How Do Irish Clubs Fare in UEFA Benchmark?

UEFA has released the 11th edition of the European Club Footballing Landscape report, its annual club licensing benchmarking report on European club football.

It shows a breakdown of the revenue sources and expenditure percentages for every top-flight club across the 55 National Leagues that compete under the banner of the governing body for European Football.

The numbers at the top are mind-boggling in their size.

The revenues in 2017/18 financial accounts for the 20 teams in the Premier League were €5.4 Billion, that is more than the combined more than 600 clubs in the top division of the fifty leagues beyond the English, German, Spanish, Italian and French leagues.

There is an abundance of food for thought for those planning a new future for the domestic game here in Ireland. Elsewhere today we cover the roadshows that will take place over the coming weeks with Kieran Lucid, promoter of the new All-Island League.

The SSE Airtricity League comes in 36th overall in terms of revenue with €15 million revenue. The Northern Ireland Football League sits three places lower with €10 million in revenue.

Combining the two would still only lift an All-Island League to 32nd but you would imagine the additional leverage would be of greater value.

The report is incredibly detailed and breaks down the source of revenue across each of the leagues.

The breakdown for the SSE Airtricity League shows that we earn 42 per cent of income from sponsorship and commercial partnerships; 28 per cent from gate receipts; 16 per cent from UEFA; 13 per cent from ‘other’ revenue and six per cent from transfer fees.

The UEFA figure is substantially down on years in which we would have success in European competition, as has been the case in previous years and will doubtless be so again in future.

We do not register any income from domestic TV rights, as neither do Northern Ireland.

North of the border the highest amount is 35 per cent from ‘other’ revenue which is more likely to be from state funding. 24 per cent comes from UEFA revenues with 21 per cent from sponsorship and commercial; 19 per cent from gate receipts and five per cent from transfers.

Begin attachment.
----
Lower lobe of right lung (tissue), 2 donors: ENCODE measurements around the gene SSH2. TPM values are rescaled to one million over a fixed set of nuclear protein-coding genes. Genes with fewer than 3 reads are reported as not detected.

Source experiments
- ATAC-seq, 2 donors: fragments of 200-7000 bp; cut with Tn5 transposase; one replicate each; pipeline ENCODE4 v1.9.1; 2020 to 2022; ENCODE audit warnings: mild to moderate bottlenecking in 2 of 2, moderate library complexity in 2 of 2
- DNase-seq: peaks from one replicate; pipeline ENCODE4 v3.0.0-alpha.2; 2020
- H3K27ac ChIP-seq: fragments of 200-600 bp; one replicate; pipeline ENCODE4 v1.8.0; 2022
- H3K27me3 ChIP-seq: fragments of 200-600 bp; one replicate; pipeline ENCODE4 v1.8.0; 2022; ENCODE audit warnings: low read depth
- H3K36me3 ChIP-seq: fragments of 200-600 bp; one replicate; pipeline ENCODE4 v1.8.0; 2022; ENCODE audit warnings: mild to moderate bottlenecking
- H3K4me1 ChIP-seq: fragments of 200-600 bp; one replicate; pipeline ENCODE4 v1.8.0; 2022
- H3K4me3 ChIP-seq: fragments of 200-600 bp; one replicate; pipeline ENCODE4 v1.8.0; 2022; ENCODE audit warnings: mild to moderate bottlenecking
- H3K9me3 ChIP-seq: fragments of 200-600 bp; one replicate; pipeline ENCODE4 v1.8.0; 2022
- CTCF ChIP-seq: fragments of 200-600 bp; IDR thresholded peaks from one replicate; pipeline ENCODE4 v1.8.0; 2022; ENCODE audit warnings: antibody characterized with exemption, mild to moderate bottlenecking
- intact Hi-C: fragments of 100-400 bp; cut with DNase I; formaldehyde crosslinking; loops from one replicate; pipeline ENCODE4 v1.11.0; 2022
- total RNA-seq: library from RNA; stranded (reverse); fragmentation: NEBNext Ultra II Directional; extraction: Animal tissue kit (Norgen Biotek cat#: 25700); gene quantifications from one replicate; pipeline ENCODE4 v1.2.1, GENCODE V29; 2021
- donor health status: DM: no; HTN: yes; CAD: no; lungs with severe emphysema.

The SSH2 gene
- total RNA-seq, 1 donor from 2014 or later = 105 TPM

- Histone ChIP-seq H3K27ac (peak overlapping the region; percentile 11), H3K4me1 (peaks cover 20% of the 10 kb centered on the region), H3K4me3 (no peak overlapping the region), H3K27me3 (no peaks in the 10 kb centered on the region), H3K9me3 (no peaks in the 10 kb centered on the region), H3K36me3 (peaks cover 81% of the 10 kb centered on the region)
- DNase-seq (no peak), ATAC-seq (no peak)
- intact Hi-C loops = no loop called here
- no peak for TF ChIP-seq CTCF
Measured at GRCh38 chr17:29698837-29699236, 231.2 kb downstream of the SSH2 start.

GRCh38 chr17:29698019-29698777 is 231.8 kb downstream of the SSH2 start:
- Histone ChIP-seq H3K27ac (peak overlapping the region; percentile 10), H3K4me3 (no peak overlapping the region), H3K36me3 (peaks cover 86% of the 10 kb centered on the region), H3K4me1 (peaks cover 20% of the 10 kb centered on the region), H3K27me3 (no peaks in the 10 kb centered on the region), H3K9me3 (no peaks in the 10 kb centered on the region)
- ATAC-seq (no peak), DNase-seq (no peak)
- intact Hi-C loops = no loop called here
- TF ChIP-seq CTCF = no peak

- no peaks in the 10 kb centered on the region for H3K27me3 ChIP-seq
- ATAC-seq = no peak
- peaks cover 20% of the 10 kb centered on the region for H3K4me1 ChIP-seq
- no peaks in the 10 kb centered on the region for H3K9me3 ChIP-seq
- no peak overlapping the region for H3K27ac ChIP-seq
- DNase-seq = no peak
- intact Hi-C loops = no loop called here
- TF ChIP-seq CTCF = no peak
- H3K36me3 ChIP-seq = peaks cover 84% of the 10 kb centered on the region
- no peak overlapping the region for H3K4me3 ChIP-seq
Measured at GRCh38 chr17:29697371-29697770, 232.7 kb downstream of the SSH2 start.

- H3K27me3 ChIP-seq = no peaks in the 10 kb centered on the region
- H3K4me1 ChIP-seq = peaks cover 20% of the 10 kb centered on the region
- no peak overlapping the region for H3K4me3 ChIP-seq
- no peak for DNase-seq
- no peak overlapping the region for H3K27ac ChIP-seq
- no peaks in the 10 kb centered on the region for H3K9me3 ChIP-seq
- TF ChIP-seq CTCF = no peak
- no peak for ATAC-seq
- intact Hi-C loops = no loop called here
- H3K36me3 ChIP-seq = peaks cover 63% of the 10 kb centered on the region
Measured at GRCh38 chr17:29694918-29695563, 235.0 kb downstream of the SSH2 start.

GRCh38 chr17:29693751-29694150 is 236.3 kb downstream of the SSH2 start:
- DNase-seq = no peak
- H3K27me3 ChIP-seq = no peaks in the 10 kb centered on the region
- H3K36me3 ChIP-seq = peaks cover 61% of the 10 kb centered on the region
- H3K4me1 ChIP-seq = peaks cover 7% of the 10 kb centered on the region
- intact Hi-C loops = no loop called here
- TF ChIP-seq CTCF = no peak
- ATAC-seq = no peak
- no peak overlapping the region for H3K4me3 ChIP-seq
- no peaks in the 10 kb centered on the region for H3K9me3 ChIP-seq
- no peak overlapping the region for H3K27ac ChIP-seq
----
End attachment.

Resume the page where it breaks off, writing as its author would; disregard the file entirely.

Northern Ireland has a lower cost base though as is evidenced by the reported profitability of clubs.

One club in the SSE Airtricity is reported as having returned a profit margin of greater than twenty per cent. Three more were in the black to the tune of between zero and ten per cent. Three made a loss of between those same figures with three more recording a figure in the red of greater than 20 per cent margin on turnover.

In Northern Ireland nine of the twelve top-flight clubs recorded a profit with only three showing a loss.

The report runs to 131 pages and is a treasure trove of data on the way in which football clubs are run. We will pore over the detail and report back in bite-size chunks on sponsorship, broadcast and other revenues and expenditure over the coming days and weeks.

There will, of course, be those who might be sorry that a similar transparent, root and branch analysis was not undertaken at the national level in recent years though, with all the data taken from published accounts, the clean bill of health given to the FAI by their auditors would have painted a rosier picture than was actually the case.

The FAI, Three, Aviva, SSE Airtricity, Sport Direct, Bohemian FC, Drogheda United FC and many more involved in football are active members of Sport for Business. Contact us today to find out more about what we could do for your organisation.

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